For example, you can tell it to return a localised string representing “2 months ago”, but you can’t get more than one type of unit in the same string, like “2 months, 5 days ago”. You also can’t pass in a
Date object and have the API give you a difference from “now” — you’ll have to calculate that yourself.
Honestly, given the current limitations, you’re probably better off still relying on one of those libraries today. But it’s good to know what’s coming down the pipeline.
Right, that’s it for the big formatting APIs. Actually, that’s a lie — there is one more, the
ListFormat API, but it’s very new. It’s only supported by one browser, and the spec hasn’t quite been finalised yet, so it’s best left for a future talk.
I mentioned earlier that the Intl APIs effectively divide in 2 categories. We’ve now covered formatting, so let’s look at the rest.
The remaining 2 APIs are
PluralRules actually ties in much more with full-text translations, so I’m going to pretty much ignore it for today, and move straight on to the last one.
Here’s a common UI scenario. You have a long list of items — sorted alphabetically — and a text input to allow people to quickly filter the list. How would you implement the sorting and filtering logic?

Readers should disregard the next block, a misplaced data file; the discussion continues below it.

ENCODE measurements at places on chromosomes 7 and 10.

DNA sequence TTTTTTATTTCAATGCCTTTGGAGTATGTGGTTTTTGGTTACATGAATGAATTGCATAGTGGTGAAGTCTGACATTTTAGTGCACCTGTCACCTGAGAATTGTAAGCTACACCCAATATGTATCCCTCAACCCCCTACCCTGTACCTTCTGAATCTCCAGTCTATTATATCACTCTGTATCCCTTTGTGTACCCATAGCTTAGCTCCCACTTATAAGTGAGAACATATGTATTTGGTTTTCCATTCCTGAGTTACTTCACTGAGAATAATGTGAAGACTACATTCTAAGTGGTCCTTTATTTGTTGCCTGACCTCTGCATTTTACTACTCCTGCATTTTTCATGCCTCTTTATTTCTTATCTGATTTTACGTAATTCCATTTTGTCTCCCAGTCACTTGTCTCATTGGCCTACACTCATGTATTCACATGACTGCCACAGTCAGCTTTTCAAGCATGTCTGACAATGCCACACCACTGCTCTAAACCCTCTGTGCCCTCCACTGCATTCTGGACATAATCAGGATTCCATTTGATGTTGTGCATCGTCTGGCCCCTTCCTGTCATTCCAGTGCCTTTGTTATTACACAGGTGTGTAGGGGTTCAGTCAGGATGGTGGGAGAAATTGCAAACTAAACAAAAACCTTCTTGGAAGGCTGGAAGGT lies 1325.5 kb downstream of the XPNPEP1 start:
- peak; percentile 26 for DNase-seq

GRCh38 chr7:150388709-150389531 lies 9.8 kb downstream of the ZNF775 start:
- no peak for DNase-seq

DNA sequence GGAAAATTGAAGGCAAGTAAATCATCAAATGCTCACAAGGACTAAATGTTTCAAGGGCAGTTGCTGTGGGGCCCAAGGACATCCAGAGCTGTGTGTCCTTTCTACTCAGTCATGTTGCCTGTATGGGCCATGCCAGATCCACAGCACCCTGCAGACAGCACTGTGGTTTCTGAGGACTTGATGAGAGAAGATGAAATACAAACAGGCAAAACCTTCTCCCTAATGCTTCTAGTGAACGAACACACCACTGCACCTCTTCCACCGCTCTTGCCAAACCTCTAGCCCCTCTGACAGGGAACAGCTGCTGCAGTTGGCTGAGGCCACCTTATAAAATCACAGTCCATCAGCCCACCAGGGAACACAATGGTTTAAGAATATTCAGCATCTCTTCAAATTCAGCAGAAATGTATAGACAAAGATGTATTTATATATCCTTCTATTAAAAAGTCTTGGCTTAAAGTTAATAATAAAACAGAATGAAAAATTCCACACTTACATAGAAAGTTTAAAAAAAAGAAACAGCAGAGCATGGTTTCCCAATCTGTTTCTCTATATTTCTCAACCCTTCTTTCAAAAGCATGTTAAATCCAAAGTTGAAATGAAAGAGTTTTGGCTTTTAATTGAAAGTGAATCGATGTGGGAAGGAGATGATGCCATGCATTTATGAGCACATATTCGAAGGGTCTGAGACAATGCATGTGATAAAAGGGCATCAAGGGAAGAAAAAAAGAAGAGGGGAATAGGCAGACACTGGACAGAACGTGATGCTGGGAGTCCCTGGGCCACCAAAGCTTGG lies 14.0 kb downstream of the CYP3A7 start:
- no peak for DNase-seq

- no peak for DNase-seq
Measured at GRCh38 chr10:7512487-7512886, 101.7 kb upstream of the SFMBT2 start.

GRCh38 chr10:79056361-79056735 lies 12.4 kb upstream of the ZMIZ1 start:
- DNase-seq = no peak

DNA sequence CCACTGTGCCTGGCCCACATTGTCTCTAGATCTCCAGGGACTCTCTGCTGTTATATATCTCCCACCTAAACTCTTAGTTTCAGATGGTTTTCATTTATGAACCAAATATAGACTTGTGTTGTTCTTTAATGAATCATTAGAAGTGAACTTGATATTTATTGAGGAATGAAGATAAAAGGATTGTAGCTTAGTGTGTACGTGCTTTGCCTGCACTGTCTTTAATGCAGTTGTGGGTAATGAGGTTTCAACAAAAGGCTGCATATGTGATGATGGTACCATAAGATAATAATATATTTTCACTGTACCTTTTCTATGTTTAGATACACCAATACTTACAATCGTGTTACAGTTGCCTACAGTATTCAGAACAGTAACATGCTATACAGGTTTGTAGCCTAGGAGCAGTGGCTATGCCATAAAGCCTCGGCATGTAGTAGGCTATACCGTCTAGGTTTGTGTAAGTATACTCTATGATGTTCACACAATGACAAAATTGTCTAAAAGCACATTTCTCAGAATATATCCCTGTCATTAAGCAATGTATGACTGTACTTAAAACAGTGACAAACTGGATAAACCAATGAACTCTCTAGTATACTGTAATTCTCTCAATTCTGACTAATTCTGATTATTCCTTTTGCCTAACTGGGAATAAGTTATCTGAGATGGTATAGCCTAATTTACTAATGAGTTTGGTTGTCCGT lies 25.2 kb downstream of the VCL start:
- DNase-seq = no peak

How many times have you written a filter or search method like this? Grab 2 strings, convert them both to lowercase, so the search is case-insensitive, and see if one contains the other. I’ve done this in many different projects.
Likewise with the alphabetical ordering — just use
.sort() on the array, right? These two techniques are fairly common and obvious, and personally I naïvely assumed they were good enough.
But what happens when your users don’t just use the basic Latin character set we have in English, and have different expectations around ordering and matching? Or simpler still, what if your list of strings also contains numbers, and you want to sort them according to numeric order, as well as alphabetical?